Posted: Thu 6th Apr 2023
Post-Brexit customs requirements for goods being exported to the UK from the European Union will be streamlined and simplified, the government has said as it publishes new plans after several delays.
The introduction of the rules, which are required under the Brexit deal with the EU, have been postponed four times which the government said was due to reasons including the impact of the coronavirus pandemic and the cost of living crisis.
Ministers have now published new draft proposals for the Border Target Operating Model with businesses invited to provide feedback.
The government says the changes would benefit businesses by cutting back on red tape due to a focus on use of technology and reduced physical checks of goods. It will be supported by £1bn in funding to help streamline the process.
A forward to the proposals document says:
"This model takes a data-driven approach to managing our border, utilising tech to reduce the reams of paperwork firms are currently forced to complete when they do business.
"It will eradicate the cumbersome and frustrating approach currently taken to carrying out checks, replacing it with a more targeted, risk-based system that is underpinned by evidence and data."
Post-Brexit border check changes:
The proposed changes for goods sent from the EU to the UK include:
Introduction of the new Single Trade Window which will start to be introduced this year and be fully operational by 2027. The technology means traders will only need to submit information once and remove the current need for sending data multiple times.
Safety and Security data requirements reduced from 37 mandatory fields to 24. The remaining 13 fields will be optional.
Live animals, germinal products, products of animal origin, animal by-products, plants and plant products will be categorised as high, medium or low risk, with controls appropriately weighted against the risks posed both by the commodity and the country of origin.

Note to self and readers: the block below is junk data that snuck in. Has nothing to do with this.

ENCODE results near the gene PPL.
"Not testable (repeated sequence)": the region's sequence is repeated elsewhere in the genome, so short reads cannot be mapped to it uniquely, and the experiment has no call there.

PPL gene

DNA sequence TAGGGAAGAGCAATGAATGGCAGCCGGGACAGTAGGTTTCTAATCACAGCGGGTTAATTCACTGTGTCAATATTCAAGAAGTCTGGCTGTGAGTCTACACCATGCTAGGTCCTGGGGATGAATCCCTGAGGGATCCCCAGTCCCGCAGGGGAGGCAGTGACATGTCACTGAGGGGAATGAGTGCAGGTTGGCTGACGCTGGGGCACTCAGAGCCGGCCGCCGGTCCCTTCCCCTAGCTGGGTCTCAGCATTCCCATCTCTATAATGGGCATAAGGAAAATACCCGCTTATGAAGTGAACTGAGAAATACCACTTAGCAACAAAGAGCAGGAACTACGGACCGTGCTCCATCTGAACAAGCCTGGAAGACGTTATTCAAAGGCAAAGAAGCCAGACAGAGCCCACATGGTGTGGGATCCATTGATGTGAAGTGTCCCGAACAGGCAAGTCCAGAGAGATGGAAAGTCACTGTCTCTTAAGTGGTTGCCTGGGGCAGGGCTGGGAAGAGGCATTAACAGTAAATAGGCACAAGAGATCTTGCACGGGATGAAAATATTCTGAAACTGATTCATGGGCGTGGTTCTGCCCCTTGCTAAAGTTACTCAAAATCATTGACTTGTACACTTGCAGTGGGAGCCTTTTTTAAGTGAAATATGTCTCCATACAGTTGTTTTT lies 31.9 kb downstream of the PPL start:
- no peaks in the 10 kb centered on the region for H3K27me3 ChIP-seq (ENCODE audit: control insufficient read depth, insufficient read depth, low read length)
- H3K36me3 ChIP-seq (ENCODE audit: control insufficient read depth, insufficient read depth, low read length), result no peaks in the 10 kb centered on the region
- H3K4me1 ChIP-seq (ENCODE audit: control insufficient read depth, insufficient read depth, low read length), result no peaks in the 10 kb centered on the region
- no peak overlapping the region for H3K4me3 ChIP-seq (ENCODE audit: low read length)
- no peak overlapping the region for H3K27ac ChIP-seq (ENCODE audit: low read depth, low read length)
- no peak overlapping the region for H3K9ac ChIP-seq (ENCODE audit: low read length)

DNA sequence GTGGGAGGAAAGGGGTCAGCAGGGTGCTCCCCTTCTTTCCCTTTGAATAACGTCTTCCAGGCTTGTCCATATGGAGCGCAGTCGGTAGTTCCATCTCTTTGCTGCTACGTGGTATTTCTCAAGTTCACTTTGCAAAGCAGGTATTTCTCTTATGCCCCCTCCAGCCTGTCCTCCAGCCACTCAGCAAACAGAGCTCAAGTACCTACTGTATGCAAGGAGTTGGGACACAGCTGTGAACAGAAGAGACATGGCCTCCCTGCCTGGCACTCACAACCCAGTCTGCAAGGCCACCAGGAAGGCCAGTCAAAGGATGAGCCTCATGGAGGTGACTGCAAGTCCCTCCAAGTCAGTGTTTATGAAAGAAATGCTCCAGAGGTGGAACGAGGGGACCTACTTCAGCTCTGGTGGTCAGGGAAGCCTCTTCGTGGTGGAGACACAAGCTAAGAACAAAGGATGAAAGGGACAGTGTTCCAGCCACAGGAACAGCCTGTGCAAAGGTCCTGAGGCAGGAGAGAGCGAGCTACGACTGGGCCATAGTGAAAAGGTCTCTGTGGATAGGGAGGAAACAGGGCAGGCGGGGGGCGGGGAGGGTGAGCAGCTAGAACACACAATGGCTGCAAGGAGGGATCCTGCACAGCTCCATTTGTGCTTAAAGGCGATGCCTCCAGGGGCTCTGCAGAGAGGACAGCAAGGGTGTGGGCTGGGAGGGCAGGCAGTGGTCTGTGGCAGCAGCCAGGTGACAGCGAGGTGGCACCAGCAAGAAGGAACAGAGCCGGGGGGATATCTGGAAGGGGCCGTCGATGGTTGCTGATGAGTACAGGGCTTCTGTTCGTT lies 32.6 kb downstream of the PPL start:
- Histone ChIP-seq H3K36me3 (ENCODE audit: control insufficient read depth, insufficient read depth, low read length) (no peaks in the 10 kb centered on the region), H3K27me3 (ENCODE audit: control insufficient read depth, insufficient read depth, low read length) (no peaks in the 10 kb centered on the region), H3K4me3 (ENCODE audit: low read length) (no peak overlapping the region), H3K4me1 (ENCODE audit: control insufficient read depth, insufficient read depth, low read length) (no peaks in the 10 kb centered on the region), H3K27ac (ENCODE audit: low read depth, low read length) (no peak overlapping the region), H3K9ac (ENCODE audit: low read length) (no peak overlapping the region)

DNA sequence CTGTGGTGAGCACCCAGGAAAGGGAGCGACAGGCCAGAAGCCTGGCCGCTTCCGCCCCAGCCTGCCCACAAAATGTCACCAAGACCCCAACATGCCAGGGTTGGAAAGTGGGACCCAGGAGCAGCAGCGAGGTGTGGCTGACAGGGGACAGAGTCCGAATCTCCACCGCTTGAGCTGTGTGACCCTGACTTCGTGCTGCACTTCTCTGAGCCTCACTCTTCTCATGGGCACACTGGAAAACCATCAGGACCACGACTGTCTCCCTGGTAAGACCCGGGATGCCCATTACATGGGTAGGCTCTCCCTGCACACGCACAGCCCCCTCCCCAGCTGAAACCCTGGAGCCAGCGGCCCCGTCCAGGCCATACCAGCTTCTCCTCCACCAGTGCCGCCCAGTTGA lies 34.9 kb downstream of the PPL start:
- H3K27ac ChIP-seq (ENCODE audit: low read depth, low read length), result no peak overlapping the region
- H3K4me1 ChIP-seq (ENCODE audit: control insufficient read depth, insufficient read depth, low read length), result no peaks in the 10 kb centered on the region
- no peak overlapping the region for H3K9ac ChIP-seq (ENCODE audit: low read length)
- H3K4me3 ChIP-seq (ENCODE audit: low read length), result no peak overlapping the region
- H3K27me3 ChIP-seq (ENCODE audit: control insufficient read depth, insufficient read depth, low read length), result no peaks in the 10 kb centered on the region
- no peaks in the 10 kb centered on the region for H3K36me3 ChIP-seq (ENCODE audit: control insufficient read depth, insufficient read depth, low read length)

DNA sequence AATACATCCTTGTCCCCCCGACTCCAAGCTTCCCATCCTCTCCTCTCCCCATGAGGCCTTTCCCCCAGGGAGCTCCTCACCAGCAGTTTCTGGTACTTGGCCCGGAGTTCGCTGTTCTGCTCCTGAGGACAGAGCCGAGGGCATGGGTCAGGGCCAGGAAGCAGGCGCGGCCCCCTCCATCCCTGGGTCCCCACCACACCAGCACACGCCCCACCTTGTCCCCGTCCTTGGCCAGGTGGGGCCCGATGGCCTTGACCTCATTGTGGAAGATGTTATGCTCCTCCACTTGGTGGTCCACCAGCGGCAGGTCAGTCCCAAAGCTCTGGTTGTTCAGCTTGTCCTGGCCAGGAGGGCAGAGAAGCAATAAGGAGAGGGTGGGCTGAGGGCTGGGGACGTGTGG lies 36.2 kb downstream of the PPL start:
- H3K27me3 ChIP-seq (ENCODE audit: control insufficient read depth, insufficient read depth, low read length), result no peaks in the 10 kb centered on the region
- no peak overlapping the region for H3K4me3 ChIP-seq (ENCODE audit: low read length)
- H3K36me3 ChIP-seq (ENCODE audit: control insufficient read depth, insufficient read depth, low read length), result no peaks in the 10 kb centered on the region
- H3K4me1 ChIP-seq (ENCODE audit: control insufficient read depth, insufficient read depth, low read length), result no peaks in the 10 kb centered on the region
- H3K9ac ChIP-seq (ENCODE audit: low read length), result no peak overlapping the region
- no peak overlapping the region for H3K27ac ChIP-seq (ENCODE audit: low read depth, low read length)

Piloted schemes through which authorised importers of plants, plant products and some animal products may be eligible for streamlined controls.
Simplified and digitised health certificates.
The removal of the need for some checks not having to take place at a border control posts to streamline processes and reduce build up of traffic.
If approved, the government says the changes would be implemented as follows:
31 October 2023: The introduction of health certification on imports of medium risk animal products, plants, plant products and high risk food (and feed) of non-animal origin from the EU.
31 January 2024: The introduction of documentary and risk-based identity and physical checks on medium risk animal products, plants, plant products and high risk food (and feed) of non-animal origin from the EU. Imports of sanitary and phytosanitary goods from the rest of the world will also begin to be covered by the new risk based model.
31 October 2024: Introduction of safety and security declarations for EU imports, a reduced dataset for imports and use of the UK Single Trade Window.
The changes will not apply to Northern Ireland following the agreement of the Windsor Framework between the UK and the EU.
Commenting on the proposals, Cabinet Office minister Baroness Neville-Rolfe said:
"The publication of our draft Border Target Operating Model is a huge step forward for the safety, security and efficiency of our borders. Our proposals strike a balance between giving consumers and businesses confidence while reducing the costs and friction for businesses, which in turn will help to grow the economy."
Biosecurity minister Lord Benyon added:
"It is vital that we have strong border controls in place. Invasive diseases could cost our farms and businesses billions of pounds, threaten our food safety and break confidence in UK exports around the world. That is why we are working hand in glove with businesses to devise a strong system that works for the nation."
If you would you like to share your views on the new Border Target Operating Model and how it could impact your small business, email Dan.